Does a factory that makes nuclear weapons really need to be secure?
When three peace activists penetrated the inner sanctum of the US nuclear weapons complex in the Transform Now Plowshares action at Y12 in July 2012, investigations were launched, Congress held hearings, people were fired or reassigned, workers were retrained (and got caught trying to cheat on their test), and more than $15 million was spent on fixing security.
Only they didn’t.
Despite all the rhetoric about “wake up calls,” and “attention to details,” the hole cut in the perimeter fence on July 28 was not repaired—was not even discovered—until it was pointed out by members of the public and media in December 2012. The fence was repaired and Steven Wyatt, spokesman for the National Nuclear Security Administration, said it wasn’t important. The 8’ tall fence wasn’t supposed to keep people out, he said, it was just to let them know they were trespassing. There was no security threat.
Only there was.
In March, 2013 a bicyclist penetrated security again, riding for some twenty minutes inside the fence on the gravel patrol road encircling Y12. He said he was only taking a short cut and no real harm was done. But if he had been someone who wanted to assault the flagship of the US nuclear weapons complex, if he had been carrying weapons, given twenty minutes inside the fence he could have easily caused catastrophic damage. The nonviolent Plowshares activists were tried on sabotage charges and convicted of crimes of violence under anti-terror laws. Charges against the cyclist were dropped, and the public was assured security was firm.
Only it wasn’t.
On June 6, 2013, a 62 year-old woman was waved through the security checkpoint and drove through the Y12 nuclear weapons plant, passing within spitting distance of the buildings where nuclear weapons components are being manufactured according to the police report obtained by the Knoxville News-Sentinel. NNSA spokesman Wyatt said no harm was done, and that Y12 would take all necessary steps to address security issues.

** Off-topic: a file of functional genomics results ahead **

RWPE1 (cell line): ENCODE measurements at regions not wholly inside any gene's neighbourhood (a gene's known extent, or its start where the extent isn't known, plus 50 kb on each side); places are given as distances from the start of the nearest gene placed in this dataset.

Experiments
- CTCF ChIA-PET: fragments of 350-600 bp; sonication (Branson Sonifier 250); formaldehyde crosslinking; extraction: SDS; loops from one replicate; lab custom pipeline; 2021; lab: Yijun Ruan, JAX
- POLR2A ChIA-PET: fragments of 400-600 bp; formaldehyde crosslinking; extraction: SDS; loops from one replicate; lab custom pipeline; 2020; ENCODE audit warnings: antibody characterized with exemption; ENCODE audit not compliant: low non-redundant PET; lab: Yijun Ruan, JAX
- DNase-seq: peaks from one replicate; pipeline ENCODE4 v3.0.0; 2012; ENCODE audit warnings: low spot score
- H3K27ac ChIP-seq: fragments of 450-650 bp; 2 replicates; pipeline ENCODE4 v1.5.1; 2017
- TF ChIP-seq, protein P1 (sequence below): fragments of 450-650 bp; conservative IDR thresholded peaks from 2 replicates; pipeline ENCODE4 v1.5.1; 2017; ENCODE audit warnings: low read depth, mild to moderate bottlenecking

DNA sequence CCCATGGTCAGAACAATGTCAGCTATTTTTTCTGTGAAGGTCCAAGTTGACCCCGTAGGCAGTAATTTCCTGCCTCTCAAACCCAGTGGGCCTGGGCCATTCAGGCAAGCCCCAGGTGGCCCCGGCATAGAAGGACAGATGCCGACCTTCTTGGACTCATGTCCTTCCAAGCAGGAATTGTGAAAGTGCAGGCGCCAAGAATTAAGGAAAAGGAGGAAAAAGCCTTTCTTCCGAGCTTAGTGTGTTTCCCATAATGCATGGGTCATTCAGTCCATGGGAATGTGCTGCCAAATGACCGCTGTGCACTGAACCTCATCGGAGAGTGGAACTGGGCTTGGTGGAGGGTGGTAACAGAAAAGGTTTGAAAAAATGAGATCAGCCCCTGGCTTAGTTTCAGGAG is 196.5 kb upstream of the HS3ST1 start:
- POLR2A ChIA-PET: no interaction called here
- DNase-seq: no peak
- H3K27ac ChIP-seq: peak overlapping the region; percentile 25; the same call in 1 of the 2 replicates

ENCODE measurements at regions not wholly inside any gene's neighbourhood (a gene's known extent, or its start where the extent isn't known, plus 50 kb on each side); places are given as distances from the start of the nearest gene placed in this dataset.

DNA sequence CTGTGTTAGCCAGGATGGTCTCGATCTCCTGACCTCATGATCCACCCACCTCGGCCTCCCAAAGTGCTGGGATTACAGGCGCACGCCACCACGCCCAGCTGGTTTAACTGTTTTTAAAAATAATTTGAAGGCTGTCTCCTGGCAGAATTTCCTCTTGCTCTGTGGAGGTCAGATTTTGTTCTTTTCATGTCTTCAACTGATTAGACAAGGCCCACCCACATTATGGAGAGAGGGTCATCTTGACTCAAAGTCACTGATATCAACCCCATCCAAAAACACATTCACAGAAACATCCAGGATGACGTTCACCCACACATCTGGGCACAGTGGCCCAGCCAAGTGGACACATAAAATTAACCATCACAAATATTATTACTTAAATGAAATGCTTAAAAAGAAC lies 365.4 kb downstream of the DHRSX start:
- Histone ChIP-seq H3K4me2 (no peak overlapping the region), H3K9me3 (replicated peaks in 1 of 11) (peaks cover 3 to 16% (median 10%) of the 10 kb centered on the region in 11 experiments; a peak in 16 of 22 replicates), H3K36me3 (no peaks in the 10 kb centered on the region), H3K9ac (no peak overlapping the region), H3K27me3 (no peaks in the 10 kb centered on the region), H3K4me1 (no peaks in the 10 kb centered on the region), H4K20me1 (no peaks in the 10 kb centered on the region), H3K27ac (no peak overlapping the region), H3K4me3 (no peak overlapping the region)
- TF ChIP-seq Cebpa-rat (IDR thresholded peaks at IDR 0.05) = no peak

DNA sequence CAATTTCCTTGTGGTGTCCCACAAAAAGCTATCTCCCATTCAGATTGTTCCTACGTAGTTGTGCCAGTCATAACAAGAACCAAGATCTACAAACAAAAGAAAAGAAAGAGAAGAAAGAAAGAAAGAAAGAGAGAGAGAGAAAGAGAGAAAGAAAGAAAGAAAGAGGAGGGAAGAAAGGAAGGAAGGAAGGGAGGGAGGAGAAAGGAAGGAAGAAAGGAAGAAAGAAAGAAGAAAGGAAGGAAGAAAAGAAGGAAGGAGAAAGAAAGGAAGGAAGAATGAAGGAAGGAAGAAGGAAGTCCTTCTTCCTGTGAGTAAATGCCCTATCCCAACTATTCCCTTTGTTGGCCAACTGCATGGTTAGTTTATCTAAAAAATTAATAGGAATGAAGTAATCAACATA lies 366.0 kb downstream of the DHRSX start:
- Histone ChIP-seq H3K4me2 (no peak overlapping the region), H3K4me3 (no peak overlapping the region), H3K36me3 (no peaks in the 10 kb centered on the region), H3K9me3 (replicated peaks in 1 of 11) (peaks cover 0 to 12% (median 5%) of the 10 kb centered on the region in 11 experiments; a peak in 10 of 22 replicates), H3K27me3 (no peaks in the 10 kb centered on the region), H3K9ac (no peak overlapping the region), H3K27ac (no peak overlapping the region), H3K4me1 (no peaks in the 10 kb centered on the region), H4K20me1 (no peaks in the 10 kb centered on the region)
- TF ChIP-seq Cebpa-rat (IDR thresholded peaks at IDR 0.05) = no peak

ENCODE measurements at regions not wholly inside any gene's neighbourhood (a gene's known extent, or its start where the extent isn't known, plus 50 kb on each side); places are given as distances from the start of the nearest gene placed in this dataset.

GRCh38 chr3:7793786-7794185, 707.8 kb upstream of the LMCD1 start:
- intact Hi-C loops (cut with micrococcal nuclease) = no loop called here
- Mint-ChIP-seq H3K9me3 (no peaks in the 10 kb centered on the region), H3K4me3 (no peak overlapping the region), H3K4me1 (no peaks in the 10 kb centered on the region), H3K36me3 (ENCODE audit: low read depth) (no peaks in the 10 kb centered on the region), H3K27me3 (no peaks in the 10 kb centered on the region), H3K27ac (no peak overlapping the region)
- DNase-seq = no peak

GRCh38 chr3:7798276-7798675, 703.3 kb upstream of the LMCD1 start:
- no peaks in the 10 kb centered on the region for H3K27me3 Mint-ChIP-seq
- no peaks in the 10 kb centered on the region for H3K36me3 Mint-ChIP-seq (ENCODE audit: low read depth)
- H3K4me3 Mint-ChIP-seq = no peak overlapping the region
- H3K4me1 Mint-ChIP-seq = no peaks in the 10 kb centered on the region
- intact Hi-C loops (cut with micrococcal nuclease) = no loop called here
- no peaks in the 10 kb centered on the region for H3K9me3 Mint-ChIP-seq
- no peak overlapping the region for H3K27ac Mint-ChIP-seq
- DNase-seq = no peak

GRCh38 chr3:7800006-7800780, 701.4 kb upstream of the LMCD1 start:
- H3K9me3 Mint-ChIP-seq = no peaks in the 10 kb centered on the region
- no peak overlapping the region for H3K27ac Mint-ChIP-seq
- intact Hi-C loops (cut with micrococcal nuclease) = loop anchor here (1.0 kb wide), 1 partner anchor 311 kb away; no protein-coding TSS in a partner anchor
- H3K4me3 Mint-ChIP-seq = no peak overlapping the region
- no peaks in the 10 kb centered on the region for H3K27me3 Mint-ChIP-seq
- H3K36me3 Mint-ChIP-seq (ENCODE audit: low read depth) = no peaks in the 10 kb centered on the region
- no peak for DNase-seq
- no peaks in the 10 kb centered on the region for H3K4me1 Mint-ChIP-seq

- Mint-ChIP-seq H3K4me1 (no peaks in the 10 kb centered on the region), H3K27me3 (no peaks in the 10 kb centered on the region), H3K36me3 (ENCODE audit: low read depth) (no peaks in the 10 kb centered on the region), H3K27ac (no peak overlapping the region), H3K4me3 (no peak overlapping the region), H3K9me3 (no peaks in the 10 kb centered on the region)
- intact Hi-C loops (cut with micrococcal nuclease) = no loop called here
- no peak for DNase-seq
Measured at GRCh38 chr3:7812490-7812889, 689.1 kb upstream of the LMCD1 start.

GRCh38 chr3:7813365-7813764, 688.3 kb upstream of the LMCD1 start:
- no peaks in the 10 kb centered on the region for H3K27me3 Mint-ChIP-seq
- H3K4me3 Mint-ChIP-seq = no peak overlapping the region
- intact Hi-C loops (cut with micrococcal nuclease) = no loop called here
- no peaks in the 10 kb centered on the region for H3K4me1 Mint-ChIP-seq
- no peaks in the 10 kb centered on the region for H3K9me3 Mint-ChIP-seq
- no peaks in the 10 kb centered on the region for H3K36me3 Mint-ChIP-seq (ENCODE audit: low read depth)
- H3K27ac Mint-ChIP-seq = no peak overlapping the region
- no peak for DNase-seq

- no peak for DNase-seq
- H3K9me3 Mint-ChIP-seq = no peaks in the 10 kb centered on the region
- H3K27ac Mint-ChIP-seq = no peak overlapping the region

Only they won’t.
NNSA is not committed to actual security at Y12; NNSA is committed to the illusion of security. For decades, Y12 security depended on projecting an aura of invulnerability; this dependence is deeply ingrained in the culture of the NNSA. It is a culture dedicated to a profoundly dangerous illusion. They hope to fool hostile forces, but first they hope to fool those who would hold them accountable.
It may be impossible to make Y12 completely secure, but that does not relieve NNSA of its responsibility to make Y12 as secure as possible.
Instead, since July of last year, NNSA has undertaken expensive and silly measures to punish peace activists while failing to address actual security risks.
Maximizing security at Y12 will require making grownup decisions about what real threats are (hint: it’s not the peace demonstrators who have a 25 year track record of free assembly and free speech without ever posing a security risk).
Security risk #1: Terrain
The highly enriched uranium facilities at Y12 lie in a narrow valley between two wooded ridges; access to the ridges is as simple as cutting through or climbing over an 8’ chain link fence and traversing a low ridge. From the top of the ridge, one has a bird’s eye view of a completely exposed nuclear weapons production facility.
NNSA plans to invest as much as $6.5 billion in a new bomb plant at Y12, the Uranium Processing Facility. Current design plans are for the UPF to be built above grade, alongside the Highly Enriched Uranium Materials Facility. When the HEUMF was being built, several organizations, including the Department of Energy’s Inspector General’s office, noted security would be enhanced if the facility were built below grade. Those concerns were dismissed—and it appeared the IG and others may have been wrong until last July 28 when peace activists spent more than twenty minutes painting on the side of the HEUMF, pouring blood across its walls, and chipping a corner of the concrete building with a hammer.
Similar security vulnerabilities are being designed into the UPF; putting the UPF below ground would add a significant level of security to US nuclear weapons production operations. Doing so would require a culture-change at NNSA.
Security risk #2: Human Nature